Anaplastic large-cell lymphoma associated with breast implants: a unique entity within the spectrum of peri-implant effusions

Siaw Ming Chai, Simon Kavangh, Sin Sin Ooi, Gregory F Sterrett, Gavin Cull, Myfanwy Plunkett, Dominic Spagnolo, Benhur Amanuel, David Joske, Connull Leslie, Tony Barham, Felicity Frost
Diagnostic Cytopathology 2014, 42 (11): 929-38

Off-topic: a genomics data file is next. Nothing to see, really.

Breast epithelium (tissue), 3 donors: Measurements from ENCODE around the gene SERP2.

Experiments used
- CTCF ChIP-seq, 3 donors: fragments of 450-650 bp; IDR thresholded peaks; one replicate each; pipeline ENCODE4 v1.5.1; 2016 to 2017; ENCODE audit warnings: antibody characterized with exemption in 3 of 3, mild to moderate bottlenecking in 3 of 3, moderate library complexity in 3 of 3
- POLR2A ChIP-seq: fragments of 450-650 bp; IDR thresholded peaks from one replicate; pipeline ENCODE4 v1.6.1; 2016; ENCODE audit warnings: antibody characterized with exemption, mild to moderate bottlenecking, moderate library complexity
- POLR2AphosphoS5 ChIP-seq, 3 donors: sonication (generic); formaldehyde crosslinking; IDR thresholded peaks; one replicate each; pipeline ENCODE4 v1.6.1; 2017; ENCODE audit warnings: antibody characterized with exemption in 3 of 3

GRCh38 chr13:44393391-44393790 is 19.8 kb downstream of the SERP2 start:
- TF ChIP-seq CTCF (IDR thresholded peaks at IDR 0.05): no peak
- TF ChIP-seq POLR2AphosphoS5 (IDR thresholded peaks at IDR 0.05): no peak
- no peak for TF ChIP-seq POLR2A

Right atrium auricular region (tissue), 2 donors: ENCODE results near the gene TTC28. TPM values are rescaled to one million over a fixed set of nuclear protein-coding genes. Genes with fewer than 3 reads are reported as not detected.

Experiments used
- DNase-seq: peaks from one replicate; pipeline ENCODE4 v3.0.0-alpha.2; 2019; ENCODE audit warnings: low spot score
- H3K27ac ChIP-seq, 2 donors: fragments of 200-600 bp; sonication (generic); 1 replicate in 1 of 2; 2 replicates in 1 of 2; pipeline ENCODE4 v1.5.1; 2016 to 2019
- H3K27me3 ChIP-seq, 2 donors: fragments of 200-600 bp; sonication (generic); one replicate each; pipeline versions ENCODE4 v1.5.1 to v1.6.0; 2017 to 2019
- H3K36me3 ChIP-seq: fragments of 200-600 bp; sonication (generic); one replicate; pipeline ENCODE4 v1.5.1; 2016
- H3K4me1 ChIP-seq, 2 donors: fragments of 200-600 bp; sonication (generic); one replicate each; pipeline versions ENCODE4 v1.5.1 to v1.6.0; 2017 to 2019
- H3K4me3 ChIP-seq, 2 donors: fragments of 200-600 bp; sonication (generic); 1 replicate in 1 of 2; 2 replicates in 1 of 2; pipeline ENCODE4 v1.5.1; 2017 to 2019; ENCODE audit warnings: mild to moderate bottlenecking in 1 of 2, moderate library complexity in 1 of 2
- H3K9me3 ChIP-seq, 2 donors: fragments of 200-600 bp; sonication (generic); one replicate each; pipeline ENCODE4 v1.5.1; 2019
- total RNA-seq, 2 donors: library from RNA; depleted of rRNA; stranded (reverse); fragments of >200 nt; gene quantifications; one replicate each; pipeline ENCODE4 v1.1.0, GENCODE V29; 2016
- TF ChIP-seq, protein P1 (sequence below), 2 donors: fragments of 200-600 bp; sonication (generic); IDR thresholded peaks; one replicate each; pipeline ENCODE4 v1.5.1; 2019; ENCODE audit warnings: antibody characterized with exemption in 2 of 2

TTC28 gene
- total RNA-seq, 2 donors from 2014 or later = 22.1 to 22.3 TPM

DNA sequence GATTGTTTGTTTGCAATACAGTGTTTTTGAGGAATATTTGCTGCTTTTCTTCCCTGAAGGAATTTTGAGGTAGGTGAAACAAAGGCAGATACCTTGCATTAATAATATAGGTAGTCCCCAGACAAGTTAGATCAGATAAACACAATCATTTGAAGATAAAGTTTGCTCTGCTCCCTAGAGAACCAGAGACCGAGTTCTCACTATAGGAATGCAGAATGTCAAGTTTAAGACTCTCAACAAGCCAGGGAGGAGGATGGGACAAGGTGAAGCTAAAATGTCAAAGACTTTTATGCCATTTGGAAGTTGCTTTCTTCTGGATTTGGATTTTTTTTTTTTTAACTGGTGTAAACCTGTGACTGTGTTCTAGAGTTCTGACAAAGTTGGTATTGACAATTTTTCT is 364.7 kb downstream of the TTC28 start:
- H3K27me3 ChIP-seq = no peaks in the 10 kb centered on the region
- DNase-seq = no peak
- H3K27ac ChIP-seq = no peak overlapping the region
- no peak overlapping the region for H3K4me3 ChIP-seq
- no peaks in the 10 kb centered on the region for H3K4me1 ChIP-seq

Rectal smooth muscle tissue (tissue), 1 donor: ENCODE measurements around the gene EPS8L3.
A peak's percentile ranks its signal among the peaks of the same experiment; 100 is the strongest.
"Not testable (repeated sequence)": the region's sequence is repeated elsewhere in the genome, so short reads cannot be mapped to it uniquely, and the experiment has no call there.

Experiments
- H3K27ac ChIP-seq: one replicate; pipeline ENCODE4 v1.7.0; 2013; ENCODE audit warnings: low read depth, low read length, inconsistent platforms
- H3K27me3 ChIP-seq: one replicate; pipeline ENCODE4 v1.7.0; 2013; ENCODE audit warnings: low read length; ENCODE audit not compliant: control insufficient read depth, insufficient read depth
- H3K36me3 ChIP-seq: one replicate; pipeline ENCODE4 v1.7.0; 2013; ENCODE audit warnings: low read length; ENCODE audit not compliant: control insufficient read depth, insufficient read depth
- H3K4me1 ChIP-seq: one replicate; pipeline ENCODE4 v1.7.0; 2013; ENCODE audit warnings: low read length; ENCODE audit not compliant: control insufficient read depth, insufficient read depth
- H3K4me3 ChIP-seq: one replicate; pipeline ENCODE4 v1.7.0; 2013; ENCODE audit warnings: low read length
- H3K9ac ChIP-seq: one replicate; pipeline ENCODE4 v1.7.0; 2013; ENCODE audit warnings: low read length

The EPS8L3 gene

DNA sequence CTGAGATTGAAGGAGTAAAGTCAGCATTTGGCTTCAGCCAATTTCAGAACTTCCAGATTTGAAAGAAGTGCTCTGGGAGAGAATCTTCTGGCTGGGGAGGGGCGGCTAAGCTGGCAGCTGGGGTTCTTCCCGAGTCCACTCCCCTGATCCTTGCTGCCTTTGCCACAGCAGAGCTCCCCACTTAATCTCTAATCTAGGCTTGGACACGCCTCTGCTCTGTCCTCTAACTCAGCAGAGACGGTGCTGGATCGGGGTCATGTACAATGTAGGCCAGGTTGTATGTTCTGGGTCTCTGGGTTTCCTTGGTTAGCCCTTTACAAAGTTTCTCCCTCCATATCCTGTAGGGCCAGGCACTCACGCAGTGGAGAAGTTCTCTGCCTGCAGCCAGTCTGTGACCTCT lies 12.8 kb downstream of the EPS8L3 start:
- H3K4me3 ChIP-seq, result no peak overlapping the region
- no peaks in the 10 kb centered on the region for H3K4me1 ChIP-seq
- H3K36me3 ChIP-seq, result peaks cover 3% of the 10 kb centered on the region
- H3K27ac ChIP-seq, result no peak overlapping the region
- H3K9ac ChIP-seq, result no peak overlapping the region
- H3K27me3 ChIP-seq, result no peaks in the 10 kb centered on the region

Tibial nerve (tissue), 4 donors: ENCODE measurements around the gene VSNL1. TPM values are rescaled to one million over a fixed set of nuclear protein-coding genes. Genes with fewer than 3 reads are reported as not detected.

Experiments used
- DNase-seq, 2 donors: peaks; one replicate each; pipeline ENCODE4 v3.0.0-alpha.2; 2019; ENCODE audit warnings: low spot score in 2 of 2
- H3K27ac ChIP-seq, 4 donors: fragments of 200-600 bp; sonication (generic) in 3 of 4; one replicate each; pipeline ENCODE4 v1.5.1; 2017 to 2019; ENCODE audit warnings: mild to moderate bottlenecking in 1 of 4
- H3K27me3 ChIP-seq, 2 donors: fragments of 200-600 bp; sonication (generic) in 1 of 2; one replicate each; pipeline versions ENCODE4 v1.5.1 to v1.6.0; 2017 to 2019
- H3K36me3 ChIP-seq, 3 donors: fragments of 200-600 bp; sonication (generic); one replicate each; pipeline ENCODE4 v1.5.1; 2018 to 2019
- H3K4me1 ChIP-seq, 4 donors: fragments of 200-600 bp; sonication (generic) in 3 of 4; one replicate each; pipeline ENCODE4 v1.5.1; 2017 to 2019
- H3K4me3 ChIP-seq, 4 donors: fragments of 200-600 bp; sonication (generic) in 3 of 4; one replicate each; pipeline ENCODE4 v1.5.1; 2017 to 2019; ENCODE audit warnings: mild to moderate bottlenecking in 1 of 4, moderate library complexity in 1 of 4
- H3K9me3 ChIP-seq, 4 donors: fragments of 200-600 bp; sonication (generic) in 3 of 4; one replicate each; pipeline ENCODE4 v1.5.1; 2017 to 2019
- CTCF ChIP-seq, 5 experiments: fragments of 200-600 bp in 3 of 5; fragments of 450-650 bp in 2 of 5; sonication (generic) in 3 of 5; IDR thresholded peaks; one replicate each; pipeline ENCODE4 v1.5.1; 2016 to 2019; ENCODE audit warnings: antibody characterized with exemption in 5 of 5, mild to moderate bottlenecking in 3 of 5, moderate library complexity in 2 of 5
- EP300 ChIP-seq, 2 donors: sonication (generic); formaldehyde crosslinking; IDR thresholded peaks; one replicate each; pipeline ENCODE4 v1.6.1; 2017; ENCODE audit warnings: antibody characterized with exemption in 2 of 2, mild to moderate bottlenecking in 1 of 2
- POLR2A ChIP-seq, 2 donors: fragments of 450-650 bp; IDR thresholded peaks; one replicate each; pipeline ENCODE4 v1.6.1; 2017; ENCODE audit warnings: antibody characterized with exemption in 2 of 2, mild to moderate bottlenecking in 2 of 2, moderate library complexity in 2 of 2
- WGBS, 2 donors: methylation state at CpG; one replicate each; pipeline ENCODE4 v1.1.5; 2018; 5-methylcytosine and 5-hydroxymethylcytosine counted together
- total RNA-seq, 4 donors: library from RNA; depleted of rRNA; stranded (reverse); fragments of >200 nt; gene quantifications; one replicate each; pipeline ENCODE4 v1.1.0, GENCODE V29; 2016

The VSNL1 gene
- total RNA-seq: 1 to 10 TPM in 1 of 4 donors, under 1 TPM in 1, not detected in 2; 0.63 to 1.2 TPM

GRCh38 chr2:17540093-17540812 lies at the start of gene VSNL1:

Anaplastic large-cell lymphoma (ALCL) is a rare and newly described complication associated with breast implants. Patients often present with a peri-implant effusion, which is amenable to fine-needle aspiration. The laboratory handling of peri-implant effusions for cytology and ancillary studies is as crucial as recognizing the characteristic cytology of ALCL. All cases of peri-implant effusions were retrieved from the PathWest database between January 2003 and May 2013, yielding four cases of breast implant-associated ALCL and six benign samples. The cytological features were evaluated and information from ancillary studies collated. Clinical and follow-up histology was available in all cases. All ALCL cases contained highly atypical lymphoid cells including 'hallmark' cells. In contrast, benign peri-implant effusions showed a mixture of inflammatory cells, being either neutrophil-rich (three cases) or lymphocyte-rich (three cases). A CD30 positive, ALK1 negative immunophenotype was demonstrated in all cases on cell block immunohistochemistry. Flow cytometry and T-cell receptor clonality studies confirmed aberrant T-cell immunophenotype in four of four and clonally rearranged T-cell receptor antigens in three of three cases. ALCL was identified in three of four subsequent capsulectomies. Staging confirmed disease limited to the capsular tissue or peri-implant effusion in all cases. None of the six patients with benign peri-implant effusions developed lymphoma during follow-up. Cases of ALCL accounted for 40% of peri-implant effusions received over a 10-year period, indicating the rarity of these samples and the high likelihood of malignancy. Awareness of this entity and its presentation should allow for appropriate triage of these specimens and definitive diagnosis on effusion specimens.

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